Eclipta prostrata

Eclipta prostrata (L.) L.

Synonym: Eclipta alba

Common Names: Yerba de Tago, False Daisy

Family: Asteraceae

Habit: Eclipta prostrata is an annual or short-lived perennial to 90 cm in height when flowering, slightly pubescent, and forming large mats. The simple leaves arranged oppositely, to 12 cm in length, lanceolate/linear/elliptic, with a slightly dentate leaf margin and an acute leaf apex.

The flowers are arranged in heads. The heads are subtended by a series of pubescent involucral bracts. The calyx is modified as a ring of hairs (pappus).  There are both perfect and imperfect (carpellate) flowers in the heads. The perfect (disc) flowers are in the center and the imperfect (ray) flowers are arranged around the edge of the heads. Each flower is subtended by bracts.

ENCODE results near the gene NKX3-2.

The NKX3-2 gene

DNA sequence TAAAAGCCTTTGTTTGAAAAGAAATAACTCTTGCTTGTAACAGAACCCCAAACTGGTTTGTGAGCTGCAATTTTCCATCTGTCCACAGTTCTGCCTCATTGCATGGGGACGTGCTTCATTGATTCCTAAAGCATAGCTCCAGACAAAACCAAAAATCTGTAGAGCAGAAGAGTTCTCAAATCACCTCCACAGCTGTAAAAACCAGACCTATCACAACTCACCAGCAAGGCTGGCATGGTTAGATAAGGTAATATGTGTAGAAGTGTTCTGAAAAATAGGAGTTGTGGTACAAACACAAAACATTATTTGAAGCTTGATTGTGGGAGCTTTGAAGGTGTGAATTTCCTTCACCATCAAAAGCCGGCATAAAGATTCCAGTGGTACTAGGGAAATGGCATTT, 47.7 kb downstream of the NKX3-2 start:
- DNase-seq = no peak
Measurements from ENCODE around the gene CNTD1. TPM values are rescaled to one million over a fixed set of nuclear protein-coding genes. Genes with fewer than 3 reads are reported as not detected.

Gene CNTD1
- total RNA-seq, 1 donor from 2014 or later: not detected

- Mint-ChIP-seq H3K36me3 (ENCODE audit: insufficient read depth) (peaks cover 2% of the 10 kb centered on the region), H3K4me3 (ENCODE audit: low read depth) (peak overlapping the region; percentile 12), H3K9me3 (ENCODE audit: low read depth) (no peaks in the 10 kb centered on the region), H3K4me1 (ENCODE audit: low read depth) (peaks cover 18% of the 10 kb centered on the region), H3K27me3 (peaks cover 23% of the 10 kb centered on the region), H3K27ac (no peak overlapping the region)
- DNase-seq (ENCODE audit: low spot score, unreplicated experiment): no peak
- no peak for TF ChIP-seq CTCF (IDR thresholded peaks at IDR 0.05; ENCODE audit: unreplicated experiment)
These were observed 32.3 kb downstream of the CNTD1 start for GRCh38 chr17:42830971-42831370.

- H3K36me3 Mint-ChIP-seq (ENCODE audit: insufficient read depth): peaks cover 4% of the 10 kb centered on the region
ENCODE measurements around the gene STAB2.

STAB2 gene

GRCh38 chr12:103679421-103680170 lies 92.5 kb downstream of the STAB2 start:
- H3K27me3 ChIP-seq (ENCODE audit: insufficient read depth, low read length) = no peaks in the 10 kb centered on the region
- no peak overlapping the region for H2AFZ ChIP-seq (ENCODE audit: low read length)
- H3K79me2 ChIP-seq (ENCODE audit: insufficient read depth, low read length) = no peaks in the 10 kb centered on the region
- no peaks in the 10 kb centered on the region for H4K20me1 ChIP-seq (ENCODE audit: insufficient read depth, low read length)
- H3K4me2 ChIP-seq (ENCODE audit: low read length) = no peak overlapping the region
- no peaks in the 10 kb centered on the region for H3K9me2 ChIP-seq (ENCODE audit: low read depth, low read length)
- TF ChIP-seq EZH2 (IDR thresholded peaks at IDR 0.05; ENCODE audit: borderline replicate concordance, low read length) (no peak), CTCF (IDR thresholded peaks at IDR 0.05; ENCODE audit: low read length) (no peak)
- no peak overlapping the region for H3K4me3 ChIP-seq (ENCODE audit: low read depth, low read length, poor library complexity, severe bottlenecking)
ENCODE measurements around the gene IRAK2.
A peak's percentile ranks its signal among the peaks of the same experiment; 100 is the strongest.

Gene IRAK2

The imperfect flowers have 3 (fused into 1) white, notched tipped, petals and no stamens. The perfect flowers have a corolla with 5 fused, brown petals.  There are 4 stamens fused at their base. In both types of flowers, the ovary is inferior with a single locule but only the perfect flowers have functional ovules.  The fruit is a pubescent achene at maturity that retains the modified calyx (pappus) as lobed projections.

Habitat: Eclipta prostrata grows in and around low lying fresh water wet areas.

Distribution: Eclipta prostrata occurs throughout the Lucayan Archipelago as well as the Caribbean region, and North, Central and South America.  It now occurs throughout the world as weed.

Medicinal/Cultural/Economic usage: Eclipta prostrata is not known to be used medicinally in the Lucayan Archipelago.